January 26, 2018 / 4:40 PM / 7 months ago

France rules out increasing CO2 as it closes nuclear reactors

PARIS (Reuters) - France will not increase carbon emissions as it reduces its reliance on nuclear energy in coming years, a junior minister told energy newsletter Enerpresse.

A general view shows France's oldest Electricite de France (EDF) nuclear power station, outside the eastern French village of Fessenheim, France, January 19, 2018. REUTERS/Vincent Kessler

The centrist government of French President Emmanuel Macron has launched a year-long debate about energy policy before deciding in early 2019 on the future share of nuclear energy in France’s power production. It now stands at 75 percent.

To assist discussions, grid operator RTE has prepared scenarios for cutting nuclear energy’s share from 56 percent to 11 percent by 2035, and an additional scenario on reducing nuclear reliance to 50 percent by 2025.

Environment activists complain that the government has withheld scenarios cutting back nuclear capacity the most, when it held workshops this month to prepare for the public debate.

Junior Energy and Environment Minister Sebastien Lecornu told Enerpresse the scenarios that would lead to the construction of new thermal power stations were held back.

“We are clear about what we want for the energy mix, the increase of carbon emissions is not an option for us,” he said.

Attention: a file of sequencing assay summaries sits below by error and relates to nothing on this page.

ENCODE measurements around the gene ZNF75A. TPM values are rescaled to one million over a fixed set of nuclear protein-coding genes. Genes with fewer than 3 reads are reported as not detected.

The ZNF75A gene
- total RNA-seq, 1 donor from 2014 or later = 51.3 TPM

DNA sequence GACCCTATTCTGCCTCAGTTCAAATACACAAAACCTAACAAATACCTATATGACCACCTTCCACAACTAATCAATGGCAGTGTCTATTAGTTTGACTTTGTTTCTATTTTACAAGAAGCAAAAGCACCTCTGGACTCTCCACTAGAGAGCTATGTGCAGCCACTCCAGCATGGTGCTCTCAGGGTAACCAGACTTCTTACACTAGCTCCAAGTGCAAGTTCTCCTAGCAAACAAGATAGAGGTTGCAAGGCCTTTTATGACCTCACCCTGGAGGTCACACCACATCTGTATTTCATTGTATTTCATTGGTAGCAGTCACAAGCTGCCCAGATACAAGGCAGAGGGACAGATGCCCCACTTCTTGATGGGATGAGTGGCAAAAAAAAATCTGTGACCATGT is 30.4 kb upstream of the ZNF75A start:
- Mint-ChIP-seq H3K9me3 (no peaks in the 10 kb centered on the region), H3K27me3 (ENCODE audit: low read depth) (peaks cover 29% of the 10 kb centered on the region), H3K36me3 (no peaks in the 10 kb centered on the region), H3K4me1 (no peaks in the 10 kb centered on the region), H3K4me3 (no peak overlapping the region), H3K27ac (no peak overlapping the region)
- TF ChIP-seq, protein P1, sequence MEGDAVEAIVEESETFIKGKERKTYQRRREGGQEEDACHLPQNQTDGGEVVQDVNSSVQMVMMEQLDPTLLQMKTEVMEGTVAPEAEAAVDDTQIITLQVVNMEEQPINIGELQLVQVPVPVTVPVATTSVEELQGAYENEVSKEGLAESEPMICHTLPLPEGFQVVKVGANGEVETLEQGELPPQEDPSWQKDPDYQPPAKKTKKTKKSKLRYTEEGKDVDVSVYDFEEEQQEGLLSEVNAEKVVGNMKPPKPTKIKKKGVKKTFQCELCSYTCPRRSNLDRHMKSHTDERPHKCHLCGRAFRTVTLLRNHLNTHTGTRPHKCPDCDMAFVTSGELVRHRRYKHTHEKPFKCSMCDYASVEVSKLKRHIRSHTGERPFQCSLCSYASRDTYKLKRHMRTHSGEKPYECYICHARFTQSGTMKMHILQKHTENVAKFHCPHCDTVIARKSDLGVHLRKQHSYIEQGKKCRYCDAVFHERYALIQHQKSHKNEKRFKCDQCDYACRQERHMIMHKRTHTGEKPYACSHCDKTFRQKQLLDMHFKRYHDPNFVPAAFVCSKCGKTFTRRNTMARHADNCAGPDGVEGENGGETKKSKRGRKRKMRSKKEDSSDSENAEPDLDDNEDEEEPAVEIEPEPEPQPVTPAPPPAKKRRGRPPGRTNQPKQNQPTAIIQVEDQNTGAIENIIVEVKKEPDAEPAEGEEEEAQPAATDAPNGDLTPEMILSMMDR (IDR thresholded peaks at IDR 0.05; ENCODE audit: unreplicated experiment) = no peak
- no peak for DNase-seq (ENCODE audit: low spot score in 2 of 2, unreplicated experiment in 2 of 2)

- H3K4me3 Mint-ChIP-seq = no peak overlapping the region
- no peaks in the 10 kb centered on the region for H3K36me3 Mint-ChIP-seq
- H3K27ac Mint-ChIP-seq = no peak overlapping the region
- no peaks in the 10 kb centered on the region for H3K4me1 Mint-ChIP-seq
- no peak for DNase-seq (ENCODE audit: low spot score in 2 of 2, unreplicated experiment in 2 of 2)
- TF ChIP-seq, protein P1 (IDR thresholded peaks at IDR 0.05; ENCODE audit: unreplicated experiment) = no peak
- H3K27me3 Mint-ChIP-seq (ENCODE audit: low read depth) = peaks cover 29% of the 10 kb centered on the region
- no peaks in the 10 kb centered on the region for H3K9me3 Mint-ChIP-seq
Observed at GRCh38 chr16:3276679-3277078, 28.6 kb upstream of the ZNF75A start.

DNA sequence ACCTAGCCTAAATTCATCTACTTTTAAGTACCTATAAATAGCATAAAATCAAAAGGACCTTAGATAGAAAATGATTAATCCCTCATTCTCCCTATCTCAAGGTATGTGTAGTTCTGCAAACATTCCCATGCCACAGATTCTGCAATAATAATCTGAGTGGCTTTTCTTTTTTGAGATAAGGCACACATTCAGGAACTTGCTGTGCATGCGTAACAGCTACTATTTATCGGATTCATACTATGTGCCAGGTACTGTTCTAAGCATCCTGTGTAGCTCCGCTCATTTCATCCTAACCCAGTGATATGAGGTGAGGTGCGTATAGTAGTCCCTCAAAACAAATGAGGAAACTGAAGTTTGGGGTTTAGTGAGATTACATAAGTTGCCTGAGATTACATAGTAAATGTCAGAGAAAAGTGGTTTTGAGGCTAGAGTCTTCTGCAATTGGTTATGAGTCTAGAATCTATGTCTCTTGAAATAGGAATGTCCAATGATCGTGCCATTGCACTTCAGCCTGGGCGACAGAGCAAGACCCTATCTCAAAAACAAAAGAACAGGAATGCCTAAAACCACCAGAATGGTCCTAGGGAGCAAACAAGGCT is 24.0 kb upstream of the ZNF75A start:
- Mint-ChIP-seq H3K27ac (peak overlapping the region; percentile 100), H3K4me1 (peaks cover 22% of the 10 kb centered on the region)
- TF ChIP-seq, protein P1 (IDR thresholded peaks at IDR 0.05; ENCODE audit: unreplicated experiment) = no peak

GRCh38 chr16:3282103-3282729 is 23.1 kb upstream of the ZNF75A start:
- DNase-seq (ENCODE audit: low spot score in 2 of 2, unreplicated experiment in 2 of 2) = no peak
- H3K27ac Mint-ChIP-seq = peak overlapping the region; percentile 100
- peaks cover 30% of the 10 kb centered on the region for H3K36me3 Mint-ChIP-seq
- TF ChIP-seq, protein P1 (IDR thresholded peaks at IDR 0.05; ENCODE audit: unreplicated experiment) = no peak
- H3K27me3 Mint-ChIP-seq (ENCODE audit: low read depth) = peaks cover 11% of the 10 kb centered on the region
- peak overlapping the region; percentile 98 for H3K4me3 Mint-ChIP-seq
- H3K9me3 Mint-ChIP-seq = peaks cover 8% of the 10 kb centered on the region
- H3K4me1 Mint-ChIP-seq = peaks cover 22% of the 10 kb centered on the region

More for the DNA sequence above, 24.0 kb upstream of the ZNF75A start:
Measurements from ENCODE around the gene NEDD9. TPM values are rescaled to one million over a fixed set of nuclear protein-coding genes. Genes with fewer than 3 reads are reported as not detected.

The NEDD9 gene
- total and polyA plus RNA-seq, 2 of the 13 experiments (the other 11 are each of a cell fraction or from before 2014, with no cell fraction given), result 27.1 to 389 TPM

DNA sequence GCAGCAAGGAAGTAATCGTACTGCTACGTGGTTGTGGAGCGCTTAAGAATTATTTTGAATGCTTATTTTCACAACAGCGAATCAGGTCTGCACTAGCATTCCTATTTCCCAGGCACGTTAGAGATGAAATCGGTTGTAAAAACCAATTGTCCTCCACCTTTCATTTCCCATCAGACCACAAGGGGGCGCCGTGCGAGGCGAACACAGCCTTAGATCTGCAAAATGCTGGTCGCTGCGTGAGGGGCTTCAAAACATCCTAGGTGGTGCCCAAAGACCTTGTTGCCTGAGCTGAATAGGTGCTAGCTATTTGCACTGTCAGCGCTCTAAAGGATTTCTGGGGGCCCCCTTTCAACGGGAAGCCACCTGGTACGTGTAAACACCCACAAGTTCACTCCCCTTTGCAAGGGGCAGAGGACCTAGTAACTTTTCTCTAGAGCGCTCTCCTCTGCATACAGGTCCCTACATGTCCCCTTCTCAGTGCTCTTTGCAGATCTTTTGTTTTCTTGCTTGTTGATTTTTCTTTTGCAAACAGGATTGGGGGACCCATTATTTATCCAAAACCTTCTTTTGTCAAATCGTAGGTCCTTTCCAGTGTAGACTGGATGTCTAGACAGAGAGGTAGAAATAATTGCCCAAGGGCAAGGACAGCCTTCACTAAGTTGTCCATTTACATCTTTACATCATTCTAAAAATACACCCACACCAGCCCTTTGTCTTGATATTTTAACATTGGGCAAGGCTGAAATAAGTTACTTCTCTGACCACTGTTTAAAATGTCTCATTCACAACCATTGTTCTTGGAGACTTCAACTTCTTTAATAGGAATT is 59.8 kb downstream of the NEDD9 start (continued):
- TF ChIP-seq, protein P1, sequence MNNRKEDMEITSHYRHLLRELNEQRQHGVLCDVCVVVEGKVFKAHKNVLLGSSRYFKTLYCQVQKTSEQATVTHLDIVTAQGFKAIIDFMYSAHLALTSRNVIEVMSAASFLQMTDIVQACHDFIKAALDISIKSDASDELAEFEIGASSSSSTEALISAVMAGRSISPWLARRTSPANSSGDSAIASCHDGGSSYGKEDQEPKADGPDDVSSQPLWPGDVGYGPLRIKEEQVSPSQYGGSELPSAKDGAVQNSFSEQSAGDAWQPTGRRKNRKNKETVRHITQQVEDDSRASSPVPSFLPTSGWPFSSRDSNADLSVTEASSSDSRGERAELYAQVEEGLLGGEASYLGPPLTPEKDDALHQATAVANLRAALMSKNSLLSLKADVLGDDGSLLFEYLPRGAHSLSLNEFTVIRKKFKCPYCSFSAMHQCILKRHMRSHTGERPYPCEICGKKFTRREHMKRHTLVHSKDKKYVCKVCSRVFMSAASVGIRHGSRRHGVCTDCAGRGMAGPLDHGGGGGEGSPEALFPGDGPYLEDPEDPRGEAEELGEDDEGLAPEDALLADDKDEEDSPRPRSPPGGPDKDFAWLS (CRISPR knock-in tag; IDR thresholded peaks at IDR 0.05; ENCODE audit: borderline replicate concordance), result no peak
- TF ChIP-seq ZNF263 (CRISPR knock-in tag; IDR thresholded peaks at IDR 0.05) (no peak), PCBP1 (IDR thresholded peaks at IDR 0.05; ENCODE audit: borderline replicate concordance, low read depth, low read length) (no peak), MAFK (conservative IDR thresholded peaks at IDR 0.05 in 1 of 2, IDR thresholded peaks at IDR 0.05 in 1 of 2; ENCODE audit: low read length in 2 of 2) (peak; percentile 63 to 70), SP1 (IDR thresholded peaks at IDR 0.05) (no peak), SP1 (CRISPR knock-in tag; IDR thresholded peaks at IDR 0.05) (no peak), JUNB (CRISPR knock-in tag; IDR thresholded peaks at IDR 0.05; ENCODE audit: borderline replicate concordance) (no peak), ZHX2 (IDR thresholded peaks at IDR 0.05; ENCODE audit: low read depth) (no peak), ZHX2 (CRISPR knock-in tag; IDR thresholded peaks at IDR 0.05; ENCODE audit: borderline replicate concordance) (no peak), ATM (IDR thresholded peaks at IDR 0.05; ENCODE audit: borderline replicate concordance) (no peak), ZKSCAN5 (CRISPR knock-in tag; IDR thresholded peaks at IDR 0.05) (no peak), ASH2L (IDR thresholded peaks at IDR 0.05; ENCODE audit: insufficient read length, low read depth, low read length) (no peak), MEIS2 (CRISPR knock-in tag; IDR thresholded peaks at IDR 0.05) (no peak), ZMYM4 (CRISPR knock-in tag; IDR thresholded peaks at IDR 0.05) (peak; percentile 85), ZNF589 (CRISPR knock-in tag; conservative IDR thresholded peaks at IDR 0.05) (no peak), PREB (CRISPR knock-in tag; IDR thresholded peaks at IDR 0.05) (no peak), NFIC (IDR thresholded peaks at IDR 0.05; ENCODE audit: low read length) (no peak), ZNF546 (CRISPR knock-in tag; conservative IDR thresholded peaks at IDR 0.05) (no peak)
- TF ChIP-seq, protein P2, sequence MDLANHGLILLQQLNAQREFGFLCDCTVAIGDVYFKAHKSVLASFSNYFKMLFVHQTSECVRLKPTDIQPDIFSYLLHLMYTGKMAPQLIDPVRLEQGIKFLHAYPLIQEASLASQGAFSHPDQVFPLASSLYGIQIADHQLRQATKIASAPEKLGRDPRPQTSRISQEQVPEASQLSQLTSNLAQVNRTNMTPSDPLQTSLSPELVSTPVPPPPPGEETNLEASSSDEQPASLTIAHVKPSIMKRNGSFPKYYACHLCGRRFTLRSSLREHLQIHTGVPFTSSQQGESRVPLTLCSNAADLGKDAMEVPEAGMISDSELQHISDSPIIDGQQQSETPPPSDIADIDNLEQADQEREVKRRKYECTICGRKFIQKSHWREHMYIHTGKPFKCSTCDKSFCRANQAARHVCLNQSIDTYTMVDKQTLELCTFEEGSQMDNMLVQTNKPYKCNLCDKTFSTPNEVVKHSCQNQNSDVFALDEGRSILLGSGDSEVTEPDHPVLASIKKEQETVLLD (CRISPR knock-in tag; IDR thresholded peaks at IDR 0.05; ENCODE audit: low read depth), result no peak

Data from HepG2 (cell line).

France would not build more plants powered by coal or fuel oil, he said, but said the government would consider whether there was a role for gas, which has lower emissions than coal or other fossil fuels.

Lecornu’s office could not immediately be reached for comment.

Sustainable energy advocacy group NegaWatt said on Thursday the most ambitious scenarios for reducing nuclear reliance could be achieved without boosting CO2 emissions provided there was a stronger focus on energy efficiency and if the nuclear reactors had their lifespans’ extended a little beyond 40 years.

The majority of EDF’s nuclear reactors were connected to the grid between 1980 and 1990. Closing them all promptly after 40 years, their scheduled lifespan, would cut so much capacity that France would have to build new gas plants to fill the gap.

EDF wants to extend the lifespan of its reactors to 50 years, but will need approval of nuclear regulator ASN for each reactor. The ASN has said it will rule on the principle of lifespan extensions in 2021.

Reporting by Geert De Clercq; Editing by Edmund Blair

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